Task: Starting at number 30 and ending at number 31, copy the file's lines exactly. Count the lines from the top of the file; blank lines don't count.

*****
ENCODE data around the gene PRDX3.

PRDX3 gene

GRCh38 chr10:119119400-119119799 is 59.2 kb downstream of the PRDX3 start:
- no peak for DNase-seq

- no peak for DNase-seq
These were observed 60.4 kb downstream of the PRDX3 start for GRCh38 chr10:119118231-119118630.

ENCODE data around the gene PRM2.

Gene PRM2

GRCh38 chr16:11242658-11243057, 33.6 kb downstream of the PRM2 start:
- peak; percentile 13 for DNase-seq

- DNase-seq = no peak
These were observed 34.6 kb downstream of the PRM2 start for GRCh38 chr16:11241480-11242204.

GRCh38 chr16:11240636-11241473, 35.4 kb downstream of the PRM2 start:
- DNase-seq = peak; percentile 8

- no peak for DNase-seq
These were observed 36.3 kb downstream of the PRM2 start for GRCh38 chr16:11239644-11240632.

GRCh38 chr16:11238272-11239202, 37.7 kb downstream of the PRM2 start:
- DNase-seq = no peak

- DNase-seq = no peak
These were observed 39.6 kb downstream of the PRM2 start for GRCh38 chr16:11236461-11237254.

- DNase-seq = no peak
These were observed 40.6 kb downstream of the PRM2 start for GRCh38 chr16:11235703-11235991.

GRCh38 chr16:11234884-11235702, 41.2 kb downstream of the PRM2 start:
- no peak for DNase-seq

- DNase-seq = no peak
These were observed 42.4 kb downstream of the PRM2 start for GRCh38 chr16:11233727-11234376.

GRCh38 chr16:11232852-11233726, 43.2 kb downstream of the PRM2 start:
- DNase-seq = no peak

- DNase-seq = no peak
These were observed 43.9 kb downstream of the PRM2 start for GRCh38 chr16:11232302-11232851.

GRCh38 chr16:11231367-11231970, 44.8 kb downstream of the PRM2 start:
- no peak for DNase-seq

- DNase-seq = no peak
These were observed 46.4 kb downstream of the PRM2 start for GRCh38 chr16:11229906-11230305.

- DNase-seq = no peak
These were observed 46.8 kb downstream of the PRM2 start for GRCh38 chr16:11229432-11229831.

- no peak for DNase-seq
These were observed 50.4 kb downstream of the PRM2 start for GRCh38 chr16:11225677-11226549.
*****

These were observed 43.9 kb downstream of the PRM2 start for GRCh38 chr16:11232302-11232851.

GRCh38 chr16:11231367-11231970, 44.8 kb downstream of the PRM2 start: